Expectations are high that Bombardier will breath new life into its stalled CSeries program at the Farnborough Air Show. But based on what we are hearing, BBD may fall well short of expectations.

Aerospace analysts believe that BBD will announce and options from China Development Bank for 35 CSeries and Qatar will place an order for between 15-25 airplanes, with each adding options. But based on information, as of today, neither order will be ready for the air show.

If this is the case, the let-down of expectations will be huge–and another perceived blow to the struggling program, and perceived reinforcement of the image that the CSeries is the wrong airplane in the wrong market size.

There are just 90 orders and 90 options from three customers: Lufthansa, the USA’s Airways Holdings and a small European lessor, LCI.

China Development Bank signed an MOU to provide nearly $4bn in financing for the CSeries, the Q400 and the CRJ (the latter a puzzle, since this is clearly an aircraft approaching the end of its life). In the Chinese way of doing things, this portends an order from China.

But on the visit last month by China’s president to BBD, we understand no order was signed for the CSeries. It is also typically Chinese that State visits are accompanied by orders and ceremonial signings.

BBD’s hopes in the US for a major order from United were thrown into question with the agreement to merge with Continental. UAL was evaluating an order for 50+50. It was questionable whether this order would occur in 2010 or slip to 2011–if it were to come at all–but with the proposal, this activity is on hold. Continental’s management will be the surviving one, and they’ve been solidly Boeing customers for nearly two decades.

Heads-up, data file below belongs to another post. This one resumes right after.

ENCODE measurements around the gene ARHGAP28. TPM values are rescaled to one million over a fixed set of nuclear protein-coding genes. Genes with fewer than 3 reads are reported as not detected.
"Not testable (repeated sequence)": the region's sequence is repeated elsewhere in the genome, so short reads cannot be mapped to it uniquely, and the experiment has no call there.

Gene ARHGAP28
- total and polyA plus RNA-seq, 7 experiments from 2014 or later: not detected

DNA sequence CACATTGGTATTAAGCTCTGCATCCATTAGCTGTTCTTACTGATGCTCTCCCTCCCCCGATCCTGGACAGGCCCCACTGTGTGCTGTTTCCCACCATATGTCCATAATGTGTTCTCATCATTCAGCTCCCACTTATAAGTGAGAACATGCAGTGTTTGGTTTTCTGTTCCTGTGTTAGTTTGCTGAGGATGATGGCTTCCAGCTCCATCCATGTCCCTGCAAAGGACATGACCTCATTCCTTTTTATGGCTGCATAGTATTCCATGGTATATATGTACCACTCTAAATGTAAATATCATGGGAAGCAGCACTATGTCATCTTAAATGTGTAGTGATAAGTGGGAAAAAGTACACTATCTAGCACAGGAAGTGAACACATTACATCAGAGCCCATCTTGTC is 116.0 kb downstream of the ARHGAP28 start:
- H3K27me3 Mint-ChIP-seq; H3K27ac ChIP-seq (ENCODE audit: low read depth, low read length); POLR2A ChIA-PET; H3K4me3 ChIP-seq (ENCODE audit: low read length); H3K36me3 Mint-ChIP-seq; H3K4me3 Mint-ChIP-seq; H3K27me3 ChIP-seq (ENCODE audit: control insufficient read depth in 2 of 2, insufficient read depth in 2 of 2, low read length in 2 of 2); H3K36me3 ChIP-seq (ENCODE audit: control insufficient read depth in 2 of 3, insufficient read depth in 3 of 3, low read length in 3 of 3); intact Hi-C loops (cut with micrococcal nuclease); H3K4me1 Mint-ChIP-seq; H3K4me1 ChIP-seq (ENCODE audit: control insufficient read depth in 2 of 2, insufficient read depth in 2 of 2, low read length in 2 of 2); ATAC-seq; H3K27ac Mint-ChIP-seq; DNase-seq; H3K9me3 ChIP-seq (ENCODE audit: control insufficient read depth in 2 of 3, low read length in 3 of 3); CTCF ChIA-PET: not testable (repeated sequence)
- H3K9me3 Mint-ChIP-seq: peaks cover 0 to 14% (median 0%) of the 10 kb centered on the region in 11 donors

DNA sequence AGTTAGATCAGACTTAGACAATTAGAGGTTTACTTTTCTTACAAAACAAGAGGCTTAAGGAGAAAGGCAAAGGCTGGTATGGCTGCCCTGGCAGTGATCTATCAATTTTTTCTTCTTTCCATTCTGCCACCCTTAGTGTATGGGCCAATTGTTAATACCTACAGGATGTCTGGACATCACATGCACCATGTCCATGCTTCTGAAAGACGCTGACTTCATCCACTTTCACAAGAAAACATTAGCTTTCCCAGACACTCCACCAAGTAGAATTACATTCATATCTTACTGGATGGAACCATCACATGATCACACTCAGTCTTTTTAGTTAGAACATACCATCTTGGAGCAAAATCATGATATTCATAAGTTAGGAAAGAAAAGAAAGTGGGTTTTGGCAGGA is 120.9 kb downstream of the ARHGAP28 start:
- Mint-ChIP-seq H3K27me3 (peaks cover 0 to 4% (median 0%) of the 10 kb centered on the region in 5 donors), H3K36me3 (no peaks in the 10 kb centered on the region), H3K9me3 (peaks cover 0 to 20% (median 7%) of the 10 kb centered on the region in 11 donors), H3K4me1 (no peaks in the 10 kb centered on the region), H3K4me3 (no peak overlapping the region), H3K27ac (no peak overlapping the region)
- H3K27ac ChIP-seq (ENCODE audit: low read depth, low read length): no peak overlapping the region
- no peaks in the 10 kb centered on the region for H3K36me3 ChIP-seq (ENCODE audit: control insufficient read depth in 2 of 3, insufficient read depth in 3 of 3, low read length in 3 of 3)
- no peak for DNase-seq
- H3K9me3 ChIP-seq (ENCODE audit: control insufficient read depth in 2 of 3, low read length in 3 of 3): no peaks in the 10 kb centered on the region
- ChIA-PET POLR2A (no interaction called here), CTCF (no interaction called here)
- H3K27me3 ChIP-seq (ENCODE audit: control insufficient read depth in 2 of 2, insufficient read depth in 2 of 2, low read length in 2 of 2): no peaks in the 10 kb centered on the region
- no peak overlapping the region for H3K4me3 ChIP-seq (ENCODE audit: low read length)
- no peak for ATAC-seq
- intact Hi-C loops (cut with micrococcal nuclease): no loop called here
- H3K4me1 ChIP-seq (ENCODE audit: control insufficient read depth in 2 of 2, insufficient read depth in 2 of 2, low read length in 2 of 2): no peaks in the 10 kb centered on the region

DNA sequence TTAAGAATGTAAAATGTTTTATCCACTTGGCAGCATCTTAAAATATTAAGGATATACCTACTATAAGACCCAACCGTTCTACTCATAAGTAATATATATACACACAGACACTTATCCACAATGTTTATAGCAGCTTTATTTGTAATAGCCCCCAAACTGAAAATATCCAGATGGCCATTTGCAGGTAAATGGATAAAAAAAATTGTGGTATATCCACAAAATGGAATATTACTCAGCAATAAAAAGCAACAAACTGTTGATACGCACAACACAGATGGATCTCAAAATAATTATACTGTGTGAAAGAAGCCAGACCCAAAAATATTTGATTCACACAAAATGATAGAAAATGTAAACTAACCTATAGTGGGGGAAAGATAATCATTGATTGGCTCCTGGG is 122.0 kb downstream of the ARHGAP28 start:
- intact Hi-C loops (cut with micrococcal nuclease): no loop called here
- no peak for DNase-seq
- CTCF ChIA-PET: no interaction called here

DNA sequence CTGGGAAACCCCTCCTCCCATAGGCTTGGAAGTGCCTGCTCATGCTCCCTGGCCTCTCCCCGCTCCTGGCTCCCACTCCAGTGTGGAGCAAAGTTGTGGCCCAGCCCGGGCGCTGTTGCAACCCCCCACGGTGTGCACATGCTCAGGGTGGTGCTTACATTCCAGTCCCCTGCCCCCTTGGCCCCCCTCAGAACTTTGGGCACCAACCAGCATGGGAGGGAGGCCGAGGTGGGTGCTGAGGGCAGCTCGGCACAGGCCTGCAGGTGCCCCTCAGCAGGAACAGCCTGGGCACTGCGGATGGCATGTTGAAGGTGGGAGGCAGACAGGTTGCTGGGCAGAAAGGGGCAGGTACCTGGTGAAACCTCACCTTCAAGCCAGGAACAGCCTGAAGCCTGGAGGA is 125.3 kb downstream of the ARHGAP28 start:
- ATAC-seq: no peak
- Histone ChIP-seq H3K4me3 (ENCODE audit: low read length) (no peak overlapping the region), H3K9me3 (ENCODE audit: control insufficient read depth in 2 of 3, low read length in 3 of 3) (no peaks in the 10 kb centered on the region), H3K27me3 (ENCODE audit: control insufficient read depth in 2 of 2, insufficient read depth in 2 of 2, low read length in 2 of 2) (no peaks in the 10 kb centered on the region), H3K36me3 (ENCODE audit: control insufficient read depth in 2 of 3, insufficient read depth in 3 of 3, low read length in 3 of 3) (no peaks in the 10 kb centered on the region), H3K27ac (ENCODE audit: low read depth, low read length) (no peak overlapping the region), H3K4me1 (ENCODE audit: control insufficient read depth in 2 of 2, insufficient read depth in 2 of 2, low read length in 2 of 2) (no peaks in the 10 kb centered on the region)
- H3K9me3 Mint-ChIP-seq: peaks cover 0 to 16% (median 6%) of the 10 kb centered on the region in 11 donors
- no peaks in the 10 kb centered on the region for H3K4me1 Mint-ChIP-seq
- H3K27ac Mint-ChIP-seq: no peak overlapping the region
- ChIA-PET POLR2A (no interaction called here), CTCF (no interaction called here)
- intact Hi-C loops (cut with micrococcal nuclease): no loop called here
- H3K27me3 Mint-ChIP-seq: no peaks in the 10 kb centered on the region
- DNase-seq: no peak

American Airlines is reliably said to be weighing an order for 20 CSeries with a decision in the fourth quarter.

But the expectations for BBD at Farnborough have already been set high–and BBD is apparently set to fall far short.

The blogger “Crankyflier,” a marvelously-named and insightful author, has a good column from several weeks ago on the CSeries. Mary Kirby of Runway Girl and Flight International has this long piece on the CSeries.

What does the absence of orders at Farnborough mean for the CSeries? Not much, necessarily. Although certainly the absence will be a PR blow based on the expectations, Boeing for years made a point of saying it skipped announcing orders at air shows if the customers didn’t want to do so. This is, of course, somewhat different than not having orders to announce–which was why Boeing began downplaying air shows in the first place a decade ago.

But it is worth remembering that Boeing’s sales of the 737 and 757 were very slow off the mark and later became good sellers.

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